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Policies for productivity

01 Sep 2009

A free online resource helps SMBs sort out their ICT.

Small to medium-sized businesses now have a free online resource to create their own ICT policy and educate employees about cybersafety and security.

‘The Whatsit?’, provided by NetSafe, allows managers to customise an ICT policy and monitor employee progress with the education tools on the site.

The idea was born in 2005, when NetSafe’s Executive Director Martin Cocker met with a group of SME business owners to discuss cybersafety and security in the workplace. A huge majority of the business leaders there said they lacked the resources and technical skills to institute an ICT policy.

“Owners of small to medium businesses are often busy with the business of business,” Cocker said. “They simply don’t have the time or the money to create policy about use of technology in the workplace, and it is not until something goes wrong that businesses look to put something formal in place. Often by then, it’s too little, too late.”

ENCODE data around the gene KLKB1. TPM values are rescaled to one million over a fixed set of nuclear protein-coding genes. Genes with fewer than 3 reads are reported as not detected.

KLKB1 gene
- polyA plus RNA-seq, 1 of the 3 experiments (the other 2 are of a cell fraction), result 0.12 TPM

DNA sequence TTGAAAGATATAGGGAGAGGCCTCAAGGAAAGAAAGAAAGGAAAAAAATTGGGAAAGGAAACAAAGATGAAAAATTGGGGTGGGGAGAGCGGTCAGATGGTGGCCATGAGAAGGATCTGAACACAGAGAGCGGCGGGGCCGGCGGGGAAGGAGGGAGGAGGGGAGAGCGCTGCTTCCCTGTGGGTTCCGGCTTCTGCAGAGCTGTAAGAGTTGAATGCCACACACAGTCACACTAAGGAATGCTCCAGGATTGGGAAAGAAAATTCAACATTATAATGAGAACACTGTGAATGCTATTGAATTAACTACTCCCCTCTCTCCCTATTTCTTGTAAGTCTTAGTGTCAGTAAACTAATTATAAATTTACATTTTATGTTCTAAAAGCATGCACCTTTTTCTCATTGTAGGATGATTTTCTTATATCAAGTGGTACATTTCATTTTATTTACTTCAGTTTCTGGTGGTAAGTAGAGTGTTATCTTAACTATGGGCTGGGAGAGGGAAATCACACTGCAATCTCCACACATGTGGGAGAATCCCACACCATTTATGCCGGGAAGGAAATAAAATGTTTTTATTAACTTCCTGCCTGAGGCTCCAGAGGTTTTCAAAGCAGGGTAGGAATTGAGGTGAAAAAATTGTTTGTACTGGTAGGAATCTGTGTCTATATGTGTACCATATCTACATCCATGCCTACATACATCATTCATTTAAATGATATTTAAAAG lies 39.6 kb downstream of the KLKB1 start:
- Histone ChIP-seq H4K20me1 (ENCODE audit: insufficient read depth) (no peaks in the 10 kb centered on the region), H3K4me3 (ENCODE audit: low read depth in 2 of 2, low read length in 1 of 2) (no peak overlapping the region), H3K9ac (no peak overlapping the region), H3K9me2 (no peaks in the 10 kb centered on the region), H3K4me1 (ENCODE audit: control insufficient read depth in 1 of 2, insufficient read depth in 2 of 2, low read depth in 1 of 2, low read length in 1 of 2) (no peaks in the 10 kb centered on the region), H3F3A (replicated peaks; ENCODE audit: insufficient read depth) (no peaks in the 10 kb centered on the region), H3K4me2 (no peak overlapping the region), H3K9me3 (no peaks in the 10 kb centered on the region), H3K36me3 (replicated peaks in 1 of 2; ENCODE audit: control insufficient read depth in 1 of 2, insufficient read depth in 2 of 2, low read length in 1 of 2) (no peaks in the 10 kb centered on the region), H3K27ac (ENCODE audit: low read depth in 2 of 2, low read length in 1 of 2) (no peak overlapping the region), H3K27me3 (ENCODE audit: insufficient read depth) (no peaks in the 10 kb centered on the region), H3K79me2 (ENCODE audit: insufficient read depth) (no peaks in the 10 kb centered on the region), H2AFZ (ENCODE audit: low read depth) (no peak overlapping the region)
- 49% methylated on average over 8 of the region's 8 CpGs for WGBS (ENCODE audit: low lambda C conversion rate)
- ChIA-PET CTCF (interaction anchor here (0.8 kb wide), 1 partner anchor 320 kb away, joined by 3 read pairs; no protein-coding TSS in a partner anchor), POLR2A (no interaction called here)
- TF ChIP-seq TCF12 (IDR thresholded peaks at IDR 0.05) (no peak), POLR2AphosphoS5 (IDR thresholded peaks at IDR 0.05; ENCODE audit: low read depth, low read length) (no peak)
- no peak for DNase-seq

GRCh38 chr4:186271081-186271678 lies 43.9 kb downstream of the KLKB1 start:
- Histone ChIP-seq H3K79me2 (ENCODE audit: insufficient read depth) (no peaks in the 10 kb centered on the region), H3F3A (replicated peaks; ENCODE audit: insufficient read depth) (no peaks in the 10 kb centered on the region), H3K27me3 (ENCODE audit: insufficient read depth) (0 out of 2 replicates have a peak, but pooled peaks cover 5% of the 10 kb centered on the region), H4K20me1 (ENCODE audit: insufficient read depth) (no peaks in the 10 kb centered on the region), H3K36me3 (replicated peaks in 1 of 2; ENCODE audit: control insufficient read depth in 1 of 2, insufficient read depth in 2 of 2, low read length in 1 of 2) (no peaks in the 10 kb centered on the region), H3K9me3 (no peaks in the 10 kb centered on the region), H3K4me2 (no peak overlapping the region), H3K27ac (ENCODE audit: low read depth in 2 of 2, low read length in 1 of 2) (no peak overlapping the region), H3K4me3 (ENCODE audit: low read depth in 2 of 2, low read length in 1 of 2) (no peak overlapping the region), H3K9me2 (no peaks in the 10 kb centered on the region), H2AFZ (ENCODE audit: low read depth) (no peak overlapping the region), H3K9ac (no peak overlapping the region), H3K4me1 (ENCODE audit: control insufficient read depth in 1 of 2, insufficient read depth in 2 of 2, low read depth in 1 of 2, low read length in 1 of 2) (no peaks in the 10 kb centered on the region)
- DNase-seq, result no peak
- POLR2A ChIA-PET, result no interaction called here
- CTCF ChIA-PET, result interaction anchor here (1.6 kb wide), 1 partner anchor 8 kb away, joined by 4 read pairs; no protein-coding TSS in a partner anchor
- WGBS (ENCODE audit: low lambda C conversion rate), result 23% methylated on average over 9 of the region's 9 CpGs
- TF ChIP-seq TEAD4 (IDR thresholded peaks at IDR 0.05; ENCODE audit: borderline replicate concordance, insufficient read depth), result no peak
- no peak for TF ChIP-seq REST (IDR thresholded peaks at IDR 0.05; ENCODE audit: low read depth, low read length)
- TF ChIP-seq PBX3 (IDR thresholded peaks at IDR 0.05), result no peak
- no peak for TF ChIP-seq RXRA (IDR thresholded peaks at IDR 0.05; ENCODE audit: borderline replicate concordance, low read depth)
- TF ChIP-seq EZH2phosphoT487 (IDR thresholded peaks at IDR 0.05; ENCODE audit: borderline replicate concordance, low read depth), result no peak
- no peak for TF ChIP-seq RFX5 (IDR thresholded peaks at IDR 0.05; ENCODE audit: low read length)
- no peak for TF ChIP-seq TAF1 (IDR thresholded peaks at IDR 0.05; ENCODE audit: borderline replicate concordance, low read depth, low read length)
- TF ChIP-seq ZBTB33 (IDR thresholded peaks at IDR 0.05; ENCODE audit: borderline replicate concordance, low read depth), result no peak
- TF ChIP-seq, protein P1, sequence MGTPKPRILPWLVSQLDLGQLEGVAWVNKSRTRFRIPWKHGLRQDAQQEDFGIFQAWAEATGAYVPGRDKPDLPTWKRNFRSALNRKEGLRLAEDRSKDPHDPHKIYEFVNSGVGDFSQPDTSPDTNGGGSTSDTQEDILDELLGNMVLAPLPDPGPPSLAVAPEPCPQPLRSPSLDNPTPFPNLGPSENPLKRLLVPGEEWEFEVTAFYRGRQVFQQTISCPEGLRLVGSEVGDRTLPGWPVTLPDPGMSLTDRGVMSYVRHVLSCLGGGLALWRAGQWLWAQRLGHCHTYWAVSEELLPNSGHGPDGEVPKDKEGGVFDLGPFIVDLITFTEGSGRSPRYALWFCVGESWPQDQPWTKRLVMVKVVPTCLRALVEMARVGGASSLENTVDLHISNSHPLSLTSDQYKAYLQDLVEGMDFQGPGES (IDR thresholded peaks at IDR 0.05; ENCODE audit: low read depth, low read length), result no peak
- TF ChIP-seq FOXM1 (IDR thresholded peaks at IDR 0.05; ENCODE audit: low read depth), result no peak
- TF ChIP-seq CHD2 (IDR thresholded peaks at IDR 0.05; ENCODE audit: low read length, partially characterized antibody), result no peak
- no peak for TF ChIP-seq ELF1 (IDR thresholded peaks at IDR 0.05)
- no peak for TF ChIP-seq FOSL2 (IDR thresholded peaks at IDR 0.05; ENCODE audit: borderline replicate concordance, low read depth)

An ICT policy created using The Whatsit? informs employees about what is and is not allowed within their workplace, which ultimately helps them to be more productive.

Citing case studies, Cocker said that even if a company has a policy in place, it is often not cultivated within office culture, which is one reason why the education portion is so essential to The Whatsit?. One of the aims of the resource is to reduce a company’s losses due to security breaches and wasted time.

Steven Joyce, Minister for Communications and Information Technology, spoke at the launch event. He said that one of the focuses of the current government was to create more efficient and productive workplaces.

“The key focus for this government is boosting productivity and improving the country’s economic performance. Helping business, and particularly small business, to use technology more effectively and confidently is a key part of this,” he said. “That is why communications infrastructure investment is such a high priority and why initiatives such as The Whatsit? are so important.”